Quantum Entanglement Defined

Quantum entanglement is a quantum mechanical phenomenon in which the quantum states of two or more objects have to be described with reference to each other, even though the individual objects may be spatially separated.

This leads to correlations between observable physical properties of the systems. For example, it is possible to prepare two particles in a single quantum state such that when one is observed to be spin-up, the other one will always be observed to be spin-down and vice versa, this despite the fact that it is impossible to predict, according to quantum mechanics, which set of measurements will be observed.

As a result, measurements performed on one system seem to be instantaneously influencing other systems entangled with it. But quantum entanglement does not enable the transmission of classical information faster than the speed of light (see discussion in next section below).

Quantum entanglement has applications in the emerging technologies of quantum computing and quantum cryptography, and has been used to realize quantum teleportation experimentally. At the same time, it prompts some of the more philosophically oriented discussions concerning quantum theory.

The correlations predicted by quantum mechanics, and observed in experiment, reject the principle of local realism, which is that information about the state of a system should only be mediated by interactions in its immediate surroundings and that the state of a system exists and is well-defined before any measurement.

Different views of what is actually occurring in the process of quantum entanglement can be related to different interpretations of quantum mechanics. In the standard one, the Copenhagen interpretation, quantum mechanics is neither "real" (since measurements do not state, but instead prepare properties of the system) nor "local" (since the state vector comprises the simultaneous probability amplitudes for all positions, e.g. ).

Quantum entanglement is a quantum mechanical phenomenon in which the quantum states of two or more objects have to be described with reference to each other, even though the individual objects may be spatially separated.

This leads to correlations between observable physical properties of the systems. For example, it is possible to prepare two particles in a single quantum state such that when one is observed to be spin-up, the other one will always be observed to be spin-down and vice versa, this despite the fact that it is impossible to predict, according to quantum mechanics, which set of measurements will be observed.

As a result, measurements performed on one system seem to be instantaneously influencing other systems entangled with it. But quantum entanglement does not enable the transmission of classical information faster than the speed of light (see discussion in next section below).

Quantum entanglement has applications in the emerging technologies of quantum computing and quantum cryptography, and has been used to realize quantum teleportation experimentally. At the same time, it prompts some of the more philosophically oriented discussions concerning quantum theory.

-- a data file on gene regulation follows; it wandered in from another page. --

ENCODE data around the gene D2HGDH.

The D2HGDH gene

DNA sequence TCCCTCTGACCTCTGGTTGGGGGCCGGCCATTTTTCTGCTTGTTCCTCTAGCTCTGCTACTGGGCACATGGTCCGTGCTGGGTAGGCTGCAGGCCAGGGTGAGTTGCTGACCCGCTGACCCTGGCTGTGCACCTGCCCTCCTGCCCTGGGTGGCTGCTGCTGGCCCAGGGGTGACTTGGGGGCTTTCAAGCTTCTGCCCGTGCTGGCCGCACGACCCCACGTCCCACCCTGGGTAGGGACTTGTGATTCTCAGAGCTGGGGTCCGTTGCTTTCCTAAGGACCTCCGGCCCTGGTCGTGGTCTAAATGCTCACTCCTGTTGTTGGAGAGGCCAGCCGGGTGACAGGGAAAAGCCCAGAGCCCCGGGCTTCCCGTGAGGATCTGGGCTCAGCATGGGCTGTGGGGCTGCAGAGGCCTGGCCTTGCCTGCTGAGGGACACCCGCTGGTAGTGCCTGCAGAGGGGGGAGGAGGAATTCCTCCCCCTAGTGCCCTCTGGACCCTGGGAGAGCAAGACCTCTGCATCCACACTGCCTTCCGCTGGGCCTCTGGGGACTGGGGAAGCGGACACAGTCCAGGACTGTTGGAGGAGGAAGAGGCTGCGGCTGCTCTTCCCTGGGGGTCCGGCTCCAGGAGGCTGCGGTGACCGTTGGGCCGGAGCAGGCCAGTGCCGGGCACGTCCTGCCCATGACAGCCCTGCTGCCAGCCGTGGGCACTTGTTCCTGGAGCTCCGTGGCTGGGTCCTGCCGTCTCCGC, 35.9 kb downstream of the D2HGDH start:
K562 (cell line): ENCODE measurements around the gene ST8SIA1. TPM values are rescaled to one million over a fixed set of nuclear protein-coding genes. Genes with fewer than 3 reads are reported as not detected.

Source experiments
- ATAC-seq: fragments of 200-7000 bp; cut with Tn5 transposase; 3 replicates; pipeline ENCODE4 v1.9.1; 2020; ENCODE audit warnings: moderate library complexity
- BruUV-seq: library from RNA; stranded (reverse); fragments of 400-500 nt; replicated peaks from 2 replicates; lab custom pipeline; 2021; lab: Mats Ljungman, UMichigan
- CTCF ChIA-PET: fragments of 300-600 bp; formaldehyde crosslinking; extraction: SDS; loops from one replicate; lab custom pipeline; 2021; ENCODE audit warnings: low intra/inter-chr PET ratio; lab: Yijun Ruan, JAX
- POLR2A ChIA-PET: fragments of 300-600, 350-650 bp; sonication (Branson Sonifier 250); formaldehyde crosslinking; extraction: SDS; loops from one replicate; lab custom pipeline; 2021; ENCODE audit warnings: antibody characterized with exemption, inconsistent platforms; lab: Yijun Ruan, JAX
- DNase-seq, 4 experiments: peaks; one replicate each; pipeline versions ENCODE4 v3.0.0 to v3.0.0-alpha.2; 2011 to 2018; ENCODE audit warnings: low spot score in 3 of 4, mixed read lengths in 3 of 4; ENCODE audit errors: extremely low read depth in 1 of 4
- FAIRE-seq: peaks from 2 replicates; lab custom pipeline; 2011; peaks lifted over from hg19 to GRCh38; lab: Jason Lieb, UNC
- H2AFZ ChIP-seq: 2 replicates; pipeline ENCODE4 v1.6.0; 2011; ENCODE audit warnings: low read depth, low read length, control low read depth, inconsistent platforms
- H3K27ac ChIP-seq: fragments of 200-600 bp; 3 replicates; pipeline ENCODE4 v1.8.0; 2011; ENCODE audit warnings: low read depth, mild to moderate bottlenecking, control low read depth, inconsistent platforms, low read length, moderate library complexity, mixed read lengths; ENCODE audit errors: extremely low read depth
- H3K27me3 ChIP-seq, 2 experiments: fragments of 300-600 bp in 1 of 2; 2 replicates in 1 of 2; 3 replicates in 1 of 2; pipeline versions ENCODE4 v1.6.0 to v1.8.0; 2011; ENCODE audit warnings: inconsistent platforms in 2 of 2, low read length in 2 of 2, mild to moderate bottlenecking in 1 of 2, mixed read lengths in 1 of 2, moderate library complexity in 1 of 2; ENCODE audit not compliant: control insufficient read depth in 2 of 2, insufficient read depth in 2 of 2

The correlations predicted by quantum mechanics, and observed in experiment, reject the principle of local realism, which is that information about the state of a system should only be mediated by interactions in its immediate surroundings and that the state of a system exists and is well-defined before any measurement.

Different views of what is actually occurring in the process of quantum entanglement can be related to different interpretations of quantum mechanics. In the standard one, the Copenhagen interpretation, quantum mechanics is neither "real" (since measurements do not state, but instead prepare properties of the system) nor "local" (since the state vector comprises the simultaneous probability amplitudes for all positions, e.g. ).

Quantum entanglement is a quantum mechanical phenomenon in which the quantum states of two or more objects have to be described with reference to each other, even though the individual objects may be spatially separated.

This leads to correlations between observable physical properties of the systems. For example, it is possible to prepare two particles in a single quantum state such that when one is observed to be spin-up, the other one will always be observed to be spin-down and vice versa, this despite the fact that it is impossible to predict, according to quantum mechanics, which set of measurements will be observed.

As a result, measurements performed on one system seem to be instantaneously influencing other systems entangled with it. But quantum entanglement does not enable the transmission of classical information faster than the speed of light (see discussion in next section below).

Quantum entanglement has applications in the emerging technologies of quantum computing and quantum cryptography, and has been used to realize quantum teleportation experimentally. At the same time, it prompts some of the more philosophically oriented discussions concerning quantum theory.

The correlations predicted by quantum mechanics, and observed in experiment, reject the principle of local realism, which is that information about the state of a system should only be mediated by interactions in its immediate surroundings and that the state of a system exists and is well-defined before any measurement.

Different views of what is actually occurring in the process of quantum entanglement can be related to different interpretations of quantum mechanics. In the standard one, the Copenhagen interpretation, quantum mechanics is neither "real" (since measurements do not state, but instead prepare properties of the system) nor "local" (since the state vector comprises the simultaneous probability amplitudes for all positions, e.g. ).

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